spends all of his time watching TV or listening to CDs alone in his room.
Hes putting on so much weight, and doesnt want to work at his speech
therapy. His biggest goal right now is finding a girlfriend, but his dad and
I want him to spend more time on his schoolwork!"
Working in a home health
agency that provides case management and respite care to individuals with disabilities,
youve heard these complaints before from parents of teens with developmental
disabilities. Although Mark has Down syndrome and a history of congenital heart
disease, hes pretty much a typical adolescent when it comes to puberty
issues and family relationships. At the time of life when his typically-developing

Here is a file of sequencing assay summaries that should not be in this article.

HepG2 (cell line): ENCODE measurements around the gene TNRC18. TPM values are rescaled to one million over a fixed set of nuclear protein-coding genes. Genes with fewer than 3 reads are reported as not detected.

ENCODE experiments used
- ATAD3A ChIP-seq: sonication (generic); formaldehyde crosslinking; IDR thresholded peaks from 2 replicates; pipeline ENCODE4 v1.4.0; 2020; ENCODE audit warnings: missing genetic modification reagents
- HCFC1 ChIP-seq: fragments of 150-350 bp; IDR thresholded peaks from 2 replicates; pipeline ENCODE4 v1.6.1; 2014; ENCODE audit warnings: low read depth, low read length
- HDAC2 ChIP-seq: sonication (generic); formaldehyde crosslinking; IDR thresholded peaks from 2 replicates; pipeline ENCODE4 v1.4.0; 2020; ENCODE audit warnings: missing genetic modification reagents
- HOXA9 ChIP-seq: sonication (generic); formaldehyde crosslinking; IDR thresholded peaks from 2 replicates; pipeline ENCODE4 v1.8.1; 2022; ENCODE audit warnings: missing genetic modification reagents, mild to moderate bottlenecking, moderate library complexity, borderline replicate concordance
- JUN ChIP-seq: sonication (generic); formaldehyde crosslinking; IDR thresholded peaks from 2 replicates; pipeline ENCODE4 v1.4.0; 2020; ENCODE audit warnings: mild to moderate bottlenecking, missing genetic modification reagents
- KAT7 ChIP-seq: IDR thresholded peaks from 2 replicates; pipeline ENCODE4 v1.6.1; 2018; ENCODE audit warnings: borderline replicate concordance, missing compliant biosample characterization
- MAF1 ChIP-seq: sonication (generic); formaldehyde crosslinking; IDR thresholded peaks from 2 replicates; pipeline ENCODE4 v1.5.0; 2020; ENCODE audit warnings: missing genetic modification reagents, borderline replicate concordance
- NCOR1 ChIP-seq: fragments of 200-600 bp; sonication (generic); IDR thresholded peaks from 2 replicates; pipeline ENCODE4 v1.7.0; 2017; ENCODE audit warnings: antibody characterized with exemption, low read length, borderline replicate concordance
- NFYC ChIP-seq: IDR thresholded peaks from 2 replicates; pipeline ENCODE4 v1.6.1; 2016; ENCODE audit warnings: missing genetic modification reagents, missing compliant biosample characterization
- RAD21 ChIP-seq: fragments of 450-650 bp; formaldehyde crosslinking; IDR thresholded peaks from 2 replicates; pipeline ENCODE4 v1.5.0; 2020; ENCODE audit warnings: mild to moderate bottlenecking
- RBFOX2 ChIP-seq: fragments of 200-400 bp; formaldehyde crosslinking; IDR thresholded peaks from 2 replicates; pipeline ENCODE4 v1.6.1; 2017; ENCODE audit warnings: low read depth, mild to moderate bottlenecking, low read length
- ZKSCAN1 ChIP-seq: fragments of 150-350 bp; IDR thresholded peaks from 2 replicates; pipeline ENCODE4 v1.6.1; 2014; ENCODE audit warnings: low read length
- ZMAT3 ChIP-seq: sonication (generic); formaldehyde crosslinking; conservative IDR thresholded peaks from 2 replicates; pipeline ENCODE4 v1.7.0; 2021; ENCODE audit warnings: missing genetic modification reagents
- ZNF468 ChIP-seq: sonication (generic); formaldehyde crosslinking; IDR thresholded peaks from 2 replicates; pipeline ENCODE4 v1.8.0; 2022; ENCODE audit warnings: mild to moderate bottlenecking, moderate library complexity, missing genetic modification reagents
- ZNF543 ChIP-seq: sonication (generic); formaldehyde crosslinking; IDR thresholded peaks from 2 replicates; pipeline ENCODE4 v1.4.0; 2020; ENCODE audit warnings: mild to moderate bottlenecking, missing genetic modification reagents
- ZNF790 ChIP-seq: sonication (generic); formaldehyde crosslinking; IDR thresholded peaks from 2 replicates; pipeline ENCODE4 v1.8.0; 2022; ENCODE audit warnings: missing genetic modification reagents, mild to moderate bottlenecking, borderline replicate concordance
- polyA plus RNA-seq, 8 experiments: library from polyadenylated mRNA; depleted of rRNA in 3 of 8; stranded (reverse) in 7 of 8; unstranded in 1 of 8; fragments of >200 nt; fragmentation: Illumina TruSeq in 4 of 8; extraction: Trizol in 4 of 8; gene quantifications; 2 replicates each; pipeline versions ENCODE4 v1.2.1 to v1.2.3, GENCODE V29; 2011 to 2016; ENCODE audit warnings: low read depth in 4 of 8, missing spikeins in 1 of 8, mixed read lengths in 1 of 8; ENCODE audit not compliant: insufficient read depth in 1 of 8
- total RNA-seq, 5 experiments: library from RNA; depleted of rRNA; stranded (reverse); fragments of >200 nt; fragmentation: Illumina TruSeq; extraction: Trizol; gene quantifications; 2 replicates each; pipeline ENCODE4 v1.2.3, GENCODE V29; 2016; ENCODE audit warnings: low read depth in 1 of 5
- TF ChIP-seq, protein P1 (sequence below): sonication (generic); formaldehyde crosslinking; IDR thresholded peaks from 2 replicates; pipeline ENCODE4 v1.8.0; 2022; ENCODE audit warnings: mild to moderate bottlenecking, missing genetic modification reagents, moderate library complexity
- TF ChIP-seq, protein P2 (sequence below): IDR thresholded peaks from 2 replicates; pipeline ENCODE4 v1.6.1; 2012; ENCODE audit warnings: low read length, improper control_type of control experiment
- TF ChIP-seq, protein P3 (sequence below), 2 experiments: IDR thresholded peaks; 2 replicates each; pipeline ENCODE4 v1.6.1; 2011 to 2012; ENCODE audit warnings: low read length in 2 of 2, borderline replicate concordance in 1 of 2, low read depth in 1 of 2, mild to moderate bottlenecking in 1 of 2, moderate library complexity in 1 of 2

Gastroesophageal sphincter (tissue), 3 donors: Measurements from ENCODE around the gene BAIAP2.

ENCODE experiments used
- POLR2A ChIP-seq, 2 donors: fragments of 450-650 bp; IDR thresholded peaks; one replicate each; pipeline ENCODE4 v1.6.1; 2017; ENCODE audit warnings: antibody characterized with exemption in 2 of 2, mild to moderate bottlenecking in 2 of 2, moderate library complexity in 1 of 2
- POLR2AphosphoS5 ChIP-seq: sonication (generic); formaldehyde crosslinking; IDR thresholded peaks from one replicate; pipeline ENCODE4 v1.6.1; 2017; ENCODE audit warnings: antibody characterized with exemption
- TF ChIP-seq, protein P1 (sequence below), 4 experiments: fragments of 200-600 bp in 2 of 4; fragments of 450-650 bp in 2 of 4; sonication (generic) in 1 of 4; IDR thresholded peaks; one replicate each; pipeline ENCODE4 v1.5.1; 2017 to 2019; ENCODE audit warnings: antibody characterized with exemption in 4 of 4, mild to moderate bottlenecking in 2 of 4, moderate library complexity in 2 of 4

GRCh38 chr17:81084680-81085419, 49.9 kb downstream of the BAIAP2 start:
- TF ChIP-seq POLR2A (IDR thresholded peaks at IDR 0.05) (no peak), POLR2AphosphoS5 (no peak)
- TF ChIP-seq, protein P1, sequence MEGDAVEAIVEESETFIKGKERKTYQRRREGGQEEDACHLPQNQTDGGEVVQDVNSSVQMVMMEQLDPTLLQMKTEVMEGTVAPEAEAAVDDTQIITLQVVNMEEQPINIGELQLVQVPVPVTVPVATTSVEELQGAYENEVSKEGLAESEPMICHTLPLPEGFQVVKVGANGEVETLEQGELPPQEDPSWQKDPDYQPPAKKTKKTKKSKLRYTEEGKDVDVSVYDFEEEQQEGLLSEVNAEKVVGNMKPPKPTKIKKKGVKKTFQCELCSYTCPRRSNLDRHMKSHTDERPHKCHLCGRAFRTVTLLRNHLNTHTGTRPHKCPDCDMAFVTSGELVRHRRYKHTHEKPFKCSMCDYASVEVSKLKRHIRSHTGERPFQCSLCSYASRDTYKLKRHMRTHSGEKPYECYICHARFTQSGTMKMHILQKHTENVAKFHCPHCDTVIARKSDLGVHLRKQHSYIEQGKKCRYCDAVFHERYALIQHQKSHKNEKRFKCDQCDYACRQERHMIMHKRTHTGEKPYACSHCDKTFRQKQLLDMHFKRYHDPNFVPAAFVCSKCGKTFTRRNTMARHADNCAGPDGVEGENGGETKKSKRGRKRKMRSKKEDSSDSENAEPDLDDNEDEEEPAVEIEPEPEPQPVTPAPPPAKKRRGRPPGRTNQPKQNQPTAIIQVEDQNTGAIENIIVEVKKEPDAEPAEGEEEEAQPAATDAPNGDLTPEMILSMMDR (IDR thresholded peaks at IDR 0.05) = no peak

peers are physically and cognitively able to separate from their parents, Mark
still faces developmental delays and physical challenges that tie him to his
mother and father.
Since this is your first
meeting with Mark and his parents, youve arranged to interview them together
and then separately. As you talk with Mark alone in the family room, he confides,
"My mom and dad love me but they treat me like a little kid." In response
to your gentle probing, Mark replies, "I want to drive a car and take a
girl to the prom." When asked what hed like to do when he turns 22,
Mark promptly blurts, "Go to college and live in a dorm."
Back in the living room, you gather information from Mark and his parents to complete a nursing assessment. By the end of the session, youve listed a few health concerns:
Mark and his parents agree that they need to make some decisions about social activities, and have asked you to participate in the transition meeting scheduled at his school next month. Before you leave, you outline some recommendations, and promise to make some referrals for the issues that the family is ready to address.